Ahn describes her work at Dior as “respecting [Dior Homme artistic director] Kim [Jones]’s direction, and then also keeping, and re-creating, the code of the house: ‘How can I create something new, so that we can bring fresh air and energy?’ ” Whereas with Ambush, “we’re building it still. For me, it’s more important to try different things, to see what’s ‘us.’”

The line is often described as streetwear, but she finds that term to be “a bit overused. When people look at something casual, they just call it streetwear,” she says. “I think that’s quite misleading, because streetwear first came from the culture and from the streets. There’s an identity to it, so I don’t want people to look at something that we produced as something casual and think, ‘Casual equals streetwear.’ ”

The clothes have a futurist-meets-survivalist bent—ripstop nylon, quilted vests, cargo pants, carabiner clips worn as earrings—kind of like the outfit you’d wear to go on a hike in 2035.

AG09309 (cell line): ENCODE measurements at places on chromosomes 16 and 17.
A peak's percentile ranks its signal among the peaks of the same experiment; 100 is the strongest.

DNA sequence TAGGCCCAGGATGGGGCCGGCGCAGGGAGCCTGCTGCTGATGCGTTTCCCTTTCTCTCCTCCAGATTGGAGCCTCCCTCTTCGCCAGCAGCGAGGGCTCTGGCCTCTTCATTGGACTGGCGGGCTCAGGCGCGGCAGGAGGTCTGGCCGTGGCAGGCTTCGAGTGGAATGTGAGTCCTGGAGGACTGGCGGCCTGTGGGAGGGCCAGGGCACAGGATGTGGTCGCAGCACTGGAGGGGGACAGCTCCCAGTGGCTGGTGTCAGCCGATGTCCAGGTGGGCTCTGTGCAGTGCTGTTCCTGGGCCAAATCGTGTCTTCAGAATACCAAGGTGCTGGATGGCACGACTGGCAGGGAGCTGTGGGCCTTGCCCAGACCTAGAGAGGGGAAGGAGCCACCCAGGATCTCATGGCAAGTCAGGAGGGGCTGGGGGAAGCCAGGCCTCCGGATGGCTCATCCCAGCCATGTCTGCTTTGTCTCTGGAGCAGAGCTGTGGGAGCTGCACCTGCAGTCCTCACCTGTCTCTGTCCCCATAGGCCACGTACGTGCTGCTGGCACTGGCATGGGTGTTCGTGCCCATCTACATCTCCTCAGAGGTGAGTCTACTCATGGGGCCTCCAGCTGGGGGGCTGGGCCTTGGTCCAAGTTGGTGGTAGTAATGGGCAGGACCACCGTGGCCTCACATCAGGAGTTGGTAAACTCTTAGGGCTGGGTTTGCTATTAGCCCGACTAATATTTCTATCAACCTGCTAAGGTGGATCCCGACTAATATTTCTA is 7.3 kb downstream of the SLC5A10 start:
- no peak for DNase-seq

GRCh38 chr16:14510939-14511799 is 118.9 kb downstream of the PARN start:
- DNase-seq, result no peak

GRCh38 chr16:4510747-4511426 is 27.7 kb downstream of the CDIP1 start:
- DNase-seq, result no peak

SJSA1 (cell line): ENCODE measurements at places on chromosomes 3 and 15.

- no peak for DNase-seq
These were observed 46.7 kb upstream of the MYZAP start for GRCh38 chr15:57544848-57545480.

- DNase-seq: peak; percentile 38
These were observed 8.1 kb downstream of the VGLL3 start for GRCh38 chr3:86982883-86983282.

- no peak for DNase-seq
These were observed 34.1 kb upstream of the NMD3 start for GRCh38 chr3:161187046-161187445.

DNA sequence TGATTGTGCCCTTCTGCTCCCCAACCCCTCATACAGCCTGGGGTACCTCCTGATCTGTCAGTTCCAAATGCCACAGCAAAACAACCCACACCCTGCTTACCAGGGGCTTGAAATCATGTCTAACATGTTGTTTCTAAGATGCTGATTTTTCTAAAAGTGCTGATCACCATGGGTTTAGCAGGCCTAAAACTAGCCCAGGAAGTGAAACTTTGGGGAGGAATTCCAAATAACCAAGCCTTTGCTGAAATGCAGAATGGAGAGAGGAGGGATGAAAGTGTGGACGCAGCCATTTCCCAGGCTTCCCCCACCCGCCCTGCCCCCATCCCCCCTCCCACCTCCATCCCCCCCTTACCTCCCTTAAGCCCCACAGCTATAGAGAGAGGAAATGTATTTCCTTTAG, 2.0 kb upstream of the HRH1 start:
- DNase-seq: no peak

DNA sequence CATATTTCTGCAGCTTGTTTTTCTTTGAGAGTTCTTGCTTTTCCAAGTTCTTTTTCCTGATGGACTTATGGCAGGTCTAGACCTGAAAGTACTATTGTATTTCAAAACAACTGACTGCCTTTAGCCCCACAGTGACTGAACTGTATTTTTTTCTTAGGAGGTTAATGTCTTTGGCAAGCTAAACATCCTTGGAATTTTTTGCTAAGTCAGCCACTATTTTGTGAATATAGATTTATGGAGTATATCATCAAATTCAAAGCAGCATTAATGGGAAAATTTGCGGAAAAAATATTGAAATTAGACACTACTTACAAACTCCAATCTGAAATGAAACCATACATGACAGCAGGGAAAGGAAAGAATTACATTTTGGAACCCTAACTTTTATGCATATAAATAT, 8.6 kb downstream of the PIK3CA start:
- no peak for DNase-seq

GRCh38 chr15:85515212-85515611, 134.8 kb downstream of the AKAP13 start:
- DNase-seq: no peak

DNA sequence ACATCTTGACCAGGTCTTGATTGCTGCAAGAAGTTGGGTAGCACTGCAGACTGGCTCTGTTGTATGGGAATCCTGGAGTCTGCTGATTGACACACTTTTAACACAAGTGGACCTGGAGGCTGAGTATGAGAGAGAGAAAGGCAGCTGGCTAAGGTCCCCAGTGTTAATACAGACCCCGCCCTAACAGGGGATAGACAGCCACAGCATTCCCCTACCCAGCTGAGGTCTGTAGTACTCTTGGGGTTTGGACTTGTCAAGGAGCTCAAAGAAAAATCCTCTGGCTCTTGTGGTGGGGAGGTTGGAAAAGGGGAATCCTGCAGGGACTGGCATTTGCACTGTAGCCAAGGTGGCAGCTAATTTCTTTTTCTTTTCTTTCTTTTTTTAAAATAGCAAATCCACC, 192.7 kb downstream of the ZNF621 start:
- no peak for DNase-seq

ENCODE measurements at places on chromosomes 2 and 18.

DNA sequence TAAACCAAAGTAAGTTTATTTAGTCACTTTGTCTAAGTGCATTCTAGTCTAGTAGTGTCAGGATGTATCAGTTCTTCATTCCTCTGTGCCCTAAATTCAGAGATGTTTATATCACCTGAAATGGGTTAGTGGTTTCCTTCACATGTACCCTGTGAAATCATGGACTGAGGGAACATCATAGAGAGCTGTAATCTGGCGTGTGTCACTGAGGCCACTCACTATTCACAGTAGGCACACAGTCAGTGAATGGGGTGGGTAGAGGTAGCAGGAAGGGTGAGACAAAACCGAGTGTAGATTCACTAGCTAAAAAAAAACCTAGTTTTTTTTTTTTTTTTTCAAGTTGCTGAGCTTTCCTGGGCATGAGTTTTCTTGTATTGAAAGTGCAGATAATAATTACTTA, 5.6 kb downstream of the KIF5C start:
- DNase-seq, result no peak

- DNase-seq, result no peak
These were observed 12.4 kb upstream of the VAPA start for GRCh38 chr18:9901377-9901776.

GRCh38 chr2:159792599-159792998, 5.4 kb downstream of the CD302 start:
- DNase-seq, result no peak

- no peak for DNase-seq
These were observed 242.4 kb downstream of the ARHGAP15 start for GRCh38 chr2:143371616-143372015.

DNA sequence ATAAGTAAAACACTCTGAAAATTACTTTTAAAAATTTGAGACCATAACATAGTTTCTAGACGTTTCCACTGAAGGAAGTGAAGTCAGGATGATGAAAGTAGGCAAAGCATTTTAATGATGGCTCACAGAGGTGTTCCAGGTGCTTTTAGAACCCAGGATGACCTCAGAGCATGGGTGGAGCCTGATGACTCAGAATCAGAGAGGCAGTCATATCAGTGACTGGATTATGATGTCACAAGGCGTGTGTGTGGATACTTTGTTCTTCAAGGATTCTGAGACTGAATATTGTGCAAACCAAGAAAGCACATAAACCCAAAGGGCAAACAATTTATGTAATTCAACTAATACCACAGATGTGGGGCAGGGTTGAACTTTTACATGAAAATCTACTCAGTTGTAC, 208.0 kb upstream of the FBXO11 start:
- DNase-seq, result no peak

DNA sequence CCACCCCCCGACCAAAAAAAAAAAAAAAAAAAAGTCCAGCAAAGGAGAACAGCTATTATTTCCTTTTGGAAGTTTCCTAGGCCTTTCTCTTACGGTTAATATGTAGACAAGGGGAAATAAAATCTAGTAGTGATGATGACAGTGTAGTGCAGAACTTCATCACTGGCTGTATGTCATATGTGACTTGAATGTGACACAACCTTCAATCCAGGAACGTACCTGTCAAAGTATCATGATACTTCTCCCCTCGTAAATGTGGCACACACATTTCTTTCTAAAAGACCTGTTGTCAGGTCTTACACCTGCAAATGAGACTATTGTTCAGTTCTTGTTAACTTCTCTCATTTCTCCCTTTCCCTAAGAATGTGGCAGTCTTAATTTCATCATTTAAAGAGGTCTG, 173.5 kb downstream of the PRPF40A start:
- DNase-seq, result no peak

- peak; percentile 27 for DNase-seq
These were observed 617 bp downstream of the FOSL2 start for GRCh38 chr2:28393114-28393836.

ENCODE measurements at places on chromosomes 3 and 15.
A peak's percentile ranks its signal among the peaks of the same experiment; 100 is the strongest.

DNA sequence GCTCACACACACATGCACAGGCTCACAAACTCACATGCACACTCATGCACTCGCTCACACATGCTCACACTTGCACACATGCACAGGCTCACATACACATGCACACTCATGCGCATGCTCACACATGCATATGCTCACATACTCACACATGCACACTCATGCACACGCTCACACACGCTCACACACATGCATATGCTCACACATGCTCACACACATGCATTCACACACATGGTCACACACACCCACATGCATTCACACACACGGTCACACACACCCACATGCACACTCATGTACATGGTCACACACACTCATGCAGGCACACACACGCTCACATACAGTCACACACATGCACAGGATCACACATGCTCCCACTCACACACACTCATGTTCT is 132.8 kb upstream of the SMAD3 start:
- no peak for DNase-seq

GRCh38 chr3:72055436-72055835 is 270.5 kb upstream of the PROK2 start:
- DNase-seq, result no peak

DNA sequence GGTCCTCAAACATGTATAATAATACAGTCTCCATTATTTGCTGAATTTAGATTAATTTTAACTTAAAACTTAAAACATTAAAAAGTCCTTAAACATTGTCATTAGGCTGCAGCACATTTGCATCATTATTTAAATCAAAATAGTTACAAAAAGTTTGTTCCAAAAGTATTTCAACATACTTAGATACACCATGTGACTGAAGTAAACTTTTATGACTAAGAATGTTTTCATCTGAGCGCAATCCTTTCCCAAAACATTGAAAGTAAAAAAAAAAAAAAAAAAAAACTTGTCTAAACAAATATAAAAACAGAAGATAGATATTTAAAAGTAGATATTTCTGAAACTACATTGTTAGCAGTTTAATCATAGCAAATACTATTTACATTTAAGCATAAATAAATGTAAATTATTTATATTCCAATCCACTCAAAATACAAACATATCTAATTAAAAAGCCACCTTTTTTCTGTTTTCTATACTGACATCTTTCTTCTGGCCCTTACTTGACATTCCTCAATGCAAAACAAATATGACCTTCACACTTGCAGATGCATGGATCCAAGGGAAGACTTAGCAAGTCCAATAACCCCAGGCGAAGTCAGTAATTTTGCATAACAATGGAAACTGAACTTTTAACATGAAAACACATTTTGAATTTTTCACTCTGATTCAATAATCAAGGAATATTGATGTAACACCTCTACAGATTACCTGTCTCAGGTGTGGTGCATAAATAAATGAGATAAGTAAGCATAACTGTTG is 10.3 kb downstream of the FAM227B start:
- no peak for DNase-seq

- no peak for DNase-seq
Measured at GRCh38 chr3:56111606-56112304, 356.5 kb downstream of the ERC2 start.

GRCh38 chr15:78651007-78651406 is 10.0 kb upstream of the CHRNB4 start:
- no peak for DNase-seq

There may be another reason she pushes back against the term: She seems to have a temperamental aversion to being categorized. That unpredictability comes out again when the conversation turns to music, and she starts talking about white noise. “Recently, I’ve been listening to a lot of nature sounds,” she says. “On YouTube, there are so many six- to eight-hour mixes of people recording in the rain forest, on the beach. Someone did it on an airplane. For some reason, I find it kind of interesting.”

I suggest that, perhaps, the nature sounds are a throwback to her upbringing in the Pacific Northwest, the rugged terrain that has shaped her design identity as well. “Maybe you’re right. Maybe it’s subconscious,” she allows. “I want to be in nature but I can’t, so I’m drawn to these things.”

This article originally appeared in the November 2019 issue of ELLE.